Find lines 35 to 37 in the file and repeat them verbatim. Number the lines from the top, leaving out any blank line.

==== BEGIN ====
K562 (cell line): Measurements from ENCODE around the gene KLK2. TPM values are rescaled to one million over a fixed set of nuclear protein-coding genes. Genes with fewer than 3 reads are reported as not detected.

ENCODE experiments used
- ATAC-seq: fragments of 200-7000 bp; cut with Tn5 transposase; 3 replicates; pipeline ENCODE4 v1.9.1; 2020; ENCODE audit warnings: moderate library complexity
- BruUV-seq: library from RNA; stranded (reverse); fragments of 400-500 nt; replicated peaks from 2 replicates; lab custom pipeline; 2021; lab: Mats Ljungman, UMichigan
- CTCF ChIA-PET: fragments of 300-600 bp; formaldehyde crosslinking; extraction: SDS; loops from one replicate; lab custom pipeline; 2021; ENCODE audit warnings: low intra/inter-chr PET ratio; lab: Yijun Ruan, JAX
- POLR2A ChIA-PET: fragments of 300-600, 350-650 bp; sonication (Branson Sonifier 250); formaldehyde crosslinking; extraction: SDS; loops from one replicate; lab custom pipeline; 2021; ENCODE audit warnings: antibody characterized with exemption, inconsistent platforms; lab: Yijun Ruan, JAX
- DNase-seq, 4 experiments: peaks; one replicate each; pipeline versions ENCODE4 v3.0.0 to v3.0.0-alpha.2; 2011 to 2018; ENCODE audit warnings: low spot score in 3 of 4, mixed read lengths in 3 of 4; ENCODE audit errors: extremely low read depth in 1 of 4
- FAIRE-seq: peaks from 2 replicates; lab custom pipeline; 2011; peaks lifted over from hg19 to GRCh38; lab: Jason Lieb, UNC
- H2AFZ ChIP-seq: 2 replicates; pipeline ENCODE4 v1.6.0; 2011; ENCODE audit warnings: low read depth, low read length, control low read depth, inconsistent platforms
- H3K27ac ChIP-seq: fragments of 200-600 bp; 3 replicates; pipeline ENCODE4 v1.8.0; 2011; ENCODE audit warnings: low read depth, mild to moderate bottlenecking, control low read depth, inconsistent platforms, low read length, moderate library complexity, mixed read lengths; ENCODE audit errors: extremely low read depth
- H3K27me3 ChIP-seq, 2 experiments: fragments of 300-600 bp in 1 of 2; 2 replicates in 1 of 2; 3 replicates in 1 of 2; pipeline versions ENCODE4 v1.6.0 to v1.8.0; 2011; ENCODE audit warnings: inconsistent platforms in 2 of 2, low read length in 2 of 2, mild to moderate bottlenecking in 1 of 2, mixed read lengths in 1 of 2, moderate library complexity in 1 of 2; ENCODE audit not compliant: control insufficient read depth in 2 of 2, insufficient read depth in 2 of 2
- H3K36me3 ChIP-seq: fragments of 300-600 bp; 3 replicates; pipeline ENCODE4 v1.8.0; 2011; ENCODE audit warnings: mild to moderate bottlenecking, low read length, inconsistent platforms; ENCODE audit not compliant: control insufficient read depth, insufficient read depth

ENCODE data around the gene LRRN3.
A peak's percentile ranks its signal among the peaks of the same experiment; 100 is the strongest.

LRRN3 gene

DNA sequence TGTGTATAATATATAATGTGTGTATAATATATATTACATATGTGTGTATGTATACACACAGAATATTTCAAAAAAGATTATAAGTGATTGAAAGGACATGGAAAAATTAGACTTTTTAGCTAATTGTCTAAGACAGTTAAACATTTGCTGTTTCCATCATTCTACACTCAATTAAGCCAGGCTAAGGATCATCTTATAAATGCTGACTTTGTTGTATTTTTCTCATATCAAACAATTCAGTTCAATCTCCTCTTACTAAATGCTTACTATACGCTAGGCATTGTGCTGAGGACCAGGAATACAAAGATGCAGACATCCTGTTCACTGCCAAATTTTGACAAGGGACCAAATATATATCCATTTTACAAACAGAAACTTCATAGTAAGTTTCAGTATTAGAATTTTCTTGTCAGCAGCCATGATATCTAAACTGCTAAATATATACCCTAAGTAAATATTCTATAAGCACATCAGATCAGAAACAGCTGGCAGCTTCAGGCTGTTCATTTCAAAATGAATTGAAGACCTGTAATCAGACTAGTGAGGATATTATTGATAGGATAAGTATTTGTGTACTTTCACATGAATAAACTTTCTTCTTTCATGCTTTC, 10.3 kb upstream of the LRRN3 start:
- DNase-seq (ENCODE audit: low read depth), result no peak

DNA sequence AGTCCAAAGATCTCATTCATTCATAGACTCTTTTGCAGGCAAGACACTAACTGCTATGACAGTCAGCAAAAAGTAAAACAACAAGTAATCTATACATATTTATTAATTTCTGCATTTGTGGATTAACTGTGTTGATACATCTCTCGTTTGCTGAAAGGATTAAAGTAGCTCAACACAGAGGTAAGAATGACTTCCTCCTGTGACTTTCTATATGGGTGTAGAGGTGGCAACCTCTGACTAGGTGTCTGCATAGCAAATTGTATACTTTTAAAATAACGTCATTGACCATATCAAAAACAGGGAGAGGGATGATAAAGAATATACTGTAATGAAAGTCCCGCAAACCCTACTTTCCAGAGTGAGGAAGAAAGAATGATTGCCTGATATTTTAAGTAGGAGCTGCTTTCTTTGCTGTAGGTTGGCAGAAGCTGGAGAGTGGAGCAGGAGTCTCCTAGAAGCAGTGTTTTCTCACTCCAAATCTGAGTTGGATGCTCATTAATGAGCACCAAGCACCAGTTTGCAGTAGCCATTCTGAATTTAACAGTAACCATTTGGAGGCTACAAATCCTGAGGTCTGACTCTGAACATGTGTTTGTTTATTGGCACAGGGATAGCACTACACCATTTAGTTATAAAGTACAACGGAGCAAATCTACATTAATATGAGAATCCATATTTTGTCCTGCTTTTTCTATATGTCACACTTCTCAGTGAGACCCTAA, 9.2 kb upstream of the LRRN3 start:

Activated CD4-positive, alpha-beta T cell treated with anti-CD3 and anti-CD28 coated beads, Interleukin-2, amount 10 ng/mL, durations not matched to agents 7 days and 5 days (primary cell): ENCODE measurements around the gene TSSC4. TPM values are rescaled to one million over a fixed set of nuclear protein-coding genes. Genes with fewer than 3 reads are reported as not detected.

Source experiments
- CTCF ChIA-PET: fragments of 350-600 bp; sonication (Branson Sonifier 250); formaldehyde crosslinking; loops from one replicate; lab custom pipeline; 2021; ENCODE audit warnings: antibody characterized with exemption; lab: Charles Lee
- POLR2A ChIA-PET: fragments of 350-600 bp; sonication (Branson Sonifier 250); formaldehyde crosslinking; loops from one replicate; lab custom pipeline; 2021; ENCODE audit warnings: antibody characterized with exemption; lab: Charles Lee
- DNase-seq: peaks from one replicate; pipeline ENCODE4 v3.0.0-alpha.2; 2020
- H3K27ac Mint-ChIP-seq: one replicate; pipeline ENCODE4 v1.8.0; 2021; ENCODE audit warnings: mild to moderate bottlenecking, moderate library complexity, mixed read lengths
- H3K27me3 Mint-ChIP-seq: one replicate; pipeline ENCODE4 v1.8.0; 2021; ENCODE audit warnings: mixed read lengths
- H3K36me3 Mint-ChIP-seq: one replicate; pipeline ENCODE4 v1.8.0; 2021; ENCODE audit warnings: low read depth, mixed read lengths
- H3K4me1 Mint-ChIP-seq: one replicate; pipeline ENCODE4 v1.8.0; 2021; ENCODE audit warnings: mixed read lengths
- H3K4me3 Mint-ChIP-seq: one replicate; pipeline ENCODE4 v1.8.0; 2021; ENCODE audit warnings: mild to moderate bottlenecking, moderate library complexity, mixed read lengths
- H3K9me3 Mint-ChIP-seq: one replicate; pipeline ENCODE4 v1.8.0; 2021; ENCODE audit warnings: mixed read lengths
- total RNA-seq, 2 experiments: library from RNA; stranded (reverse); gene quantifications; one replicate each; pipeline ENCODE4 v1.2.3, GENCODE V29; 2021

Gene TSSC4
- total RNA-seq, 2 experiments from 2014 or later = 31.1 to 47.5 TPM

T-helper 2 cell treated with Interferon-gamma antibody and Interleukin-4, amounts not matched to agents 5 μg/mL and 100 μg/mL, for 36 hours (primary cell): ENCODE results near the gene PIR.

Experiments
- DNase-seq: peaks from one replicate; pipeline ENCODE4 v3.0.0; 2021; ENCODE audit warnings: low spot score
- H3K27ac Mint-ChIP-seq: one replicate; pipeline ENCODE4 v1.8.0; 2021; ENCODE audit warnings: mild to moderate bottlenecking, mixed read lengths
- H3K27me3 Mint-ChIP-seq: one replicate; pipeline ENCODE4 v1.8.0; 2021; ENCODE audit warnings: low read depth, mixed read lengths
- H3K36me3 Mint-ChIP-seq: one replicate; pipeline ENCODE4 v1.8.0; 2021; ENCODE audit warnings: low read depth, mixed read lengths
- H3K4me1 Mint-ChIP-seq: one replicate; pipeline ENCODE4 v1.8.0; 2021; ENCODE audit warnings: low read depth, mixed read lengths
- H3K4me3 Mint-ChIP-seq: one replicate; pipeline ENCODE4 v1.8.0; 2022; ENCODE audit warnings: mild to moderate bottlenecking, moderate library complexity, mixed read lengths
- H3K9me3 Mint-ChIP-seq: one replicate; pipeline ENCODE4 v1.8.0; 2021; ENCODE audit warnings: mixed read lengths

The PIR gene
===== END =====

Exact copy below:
- DNase-seq: peaks from one replicate; pipeline ENCODE4 v3.0.0; 2021; ENCODE audit warnings: low spot score
- H3K27ac Mint-ChIP-seq: one replicate; pipeline ENCODE4 v1.8.0; 2021; ENCODE audit warnings: mild to moderate bottlenecking, mixed read lengths
- H3K27me3 Mint-ChIP-seq: one replicate; pipeline ENCODE4 v1.8.0; 2021; ENCODE audit warnings: low read depth, mixed read lengths